- an infant or a young animal that is not yet weaned.
Origin of suckling
- Sir John,1609–42, English poet.
- to nurse at the breast or udder.
- to nourish or bring up.
- to put to suck.
- to suck at the breast or udder.
Origin of suckle
Examples from the Web for suckling
There is also a big demand for whole porcelets and suckling pigs, for the same reason.The Queen of Foie Gras
David Lincoln Ross
December 29, 2010
But when we come to Suckling's lines we find that there is a difference.The Lyric
The phenomena of pregnancy, birth and suckling are known to all, so that I shall be brief.The Sexual Question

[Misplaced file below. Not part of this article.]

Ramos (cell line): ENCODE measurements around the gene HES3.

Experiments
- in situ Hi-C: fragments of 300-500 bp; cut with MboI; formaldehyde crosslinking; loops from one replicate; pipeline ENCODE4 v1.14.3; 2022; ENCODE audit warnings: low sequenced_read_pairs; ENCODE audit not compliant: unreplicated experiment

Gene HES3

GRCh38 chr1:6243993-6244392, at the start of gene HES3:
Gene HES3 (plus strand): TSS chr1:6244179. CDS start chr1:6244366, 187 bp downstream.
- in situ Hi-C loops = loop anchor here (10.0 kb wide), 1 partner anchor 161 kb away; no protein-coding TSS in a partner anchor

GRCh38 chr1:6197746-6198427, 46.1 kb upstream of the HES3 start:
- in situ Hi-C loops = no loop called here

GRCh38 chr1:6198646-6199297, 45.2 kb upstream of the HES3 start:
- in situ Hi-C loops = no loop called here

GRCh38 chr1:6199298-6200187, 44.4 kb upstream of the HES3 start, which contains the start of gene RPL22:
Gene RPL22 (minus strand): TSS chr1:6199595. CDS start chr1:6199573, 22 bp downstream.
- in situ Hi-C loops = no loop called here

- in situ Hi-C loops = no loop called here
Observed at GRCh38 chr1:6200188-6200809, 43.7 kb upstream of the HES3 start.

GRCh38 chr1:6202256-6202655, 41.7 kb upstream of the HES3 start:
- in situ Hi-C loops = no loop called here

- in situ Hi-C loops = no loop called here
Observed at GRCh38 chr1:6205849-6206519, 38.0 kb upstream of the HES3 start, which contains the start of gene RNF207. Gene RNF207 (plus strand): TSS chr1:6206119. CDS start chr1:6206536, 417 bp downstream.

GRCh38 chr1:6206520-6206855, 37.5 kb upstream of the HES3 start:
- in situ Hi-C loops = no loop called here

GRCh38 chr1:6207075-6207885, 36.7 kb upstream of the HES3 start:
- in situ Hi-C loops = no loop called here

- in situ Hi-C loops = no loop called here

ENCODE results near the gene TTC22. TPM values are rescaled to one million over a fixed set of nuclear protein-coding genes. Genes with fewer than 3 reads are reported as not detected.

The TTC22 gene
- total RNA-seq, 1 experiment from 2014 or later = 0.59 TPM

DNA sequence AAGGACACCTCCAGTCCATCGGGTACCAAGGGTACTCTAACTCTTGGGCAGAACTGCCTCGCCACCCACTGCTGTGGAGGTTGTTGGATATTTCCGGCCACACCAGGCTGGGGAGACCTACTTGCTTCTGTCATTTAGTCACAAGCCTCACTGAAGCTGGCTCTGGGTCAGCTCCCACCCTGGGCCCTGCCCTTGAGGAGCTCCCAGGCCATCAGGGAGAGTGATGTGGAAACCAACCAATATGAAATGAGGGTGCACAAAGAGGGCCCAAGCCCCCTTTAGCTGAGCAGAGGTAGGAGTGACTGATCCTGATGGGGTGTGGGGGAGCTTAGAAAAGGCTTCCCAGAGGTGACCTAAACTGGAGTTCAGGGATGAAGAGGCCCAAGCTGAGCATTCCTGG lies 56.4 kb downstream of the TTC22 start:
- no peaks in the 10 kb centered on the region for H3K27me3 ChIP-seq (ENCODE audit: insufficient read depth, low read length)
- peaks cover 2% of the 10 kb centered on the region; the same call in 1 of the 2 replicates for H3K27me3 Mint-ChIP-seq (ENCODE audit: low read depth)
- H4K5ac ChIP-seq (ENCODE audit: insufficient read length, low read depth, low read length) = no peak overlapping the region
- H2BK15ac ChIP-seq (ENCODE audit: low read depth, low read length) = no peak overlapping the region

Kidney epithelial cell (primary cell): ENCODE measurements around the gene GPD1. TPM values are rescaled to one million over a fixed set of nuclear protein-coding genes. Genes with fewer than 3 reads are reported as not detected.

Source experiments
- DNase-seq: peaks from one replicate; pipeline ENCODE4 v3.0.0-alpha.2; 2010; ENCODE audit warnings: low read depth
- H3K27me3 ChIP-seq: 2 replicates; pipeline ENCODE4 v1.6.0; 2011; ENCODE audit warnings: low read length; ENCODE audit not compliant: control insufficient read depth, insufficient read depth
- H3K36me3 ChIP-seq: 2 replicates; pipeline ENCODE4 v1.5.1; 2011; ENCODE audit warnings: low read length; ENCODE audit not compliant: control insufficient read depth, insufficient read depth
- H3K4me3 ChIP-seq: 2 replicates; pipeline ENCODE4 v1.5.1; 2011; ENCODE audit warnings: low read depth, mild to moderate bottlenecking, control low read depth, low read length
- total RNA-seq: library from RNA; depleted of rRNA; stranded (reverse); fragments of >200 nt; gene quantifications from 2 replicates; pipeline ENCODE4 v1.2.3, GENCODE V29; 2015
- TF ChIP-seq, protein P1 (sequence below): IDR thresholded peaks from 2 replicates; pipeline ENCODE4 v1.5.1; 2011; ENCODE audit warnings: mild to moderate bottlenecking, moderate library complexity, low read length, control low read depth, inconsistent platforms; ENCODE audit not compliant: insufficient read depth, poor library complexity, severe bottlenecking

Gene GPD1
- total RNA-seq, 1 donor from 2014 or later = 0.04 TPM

But I found a fierce and feverish delight in suckling my child.The Woman Thou Gavest Me
Her face is that of a lioness, and she is suckling two young lions at her breasts.The Religion of Babylonia and Assyria
She took me like a child of suckling time, And cradled me in roses.Endymion
- an infant or young animal that is still taking milk from the mother
- a very young child
- Sir John. 1609–42, English Cavalier poet and dramatist
- to give (a baby or young animal) milk from the breast or (of a baby, etc) to suck milk from the breast
- (tr) to bring up; nurture
Word Origin and History for suckling
mid-15c., "an infant at the breast," from suck + diminutive suffix -ling. Cf. Middle Dutch sogeling, Dutch zuigeling, German Säugling. Meaning "act of breast-feeding" is attested from 1799.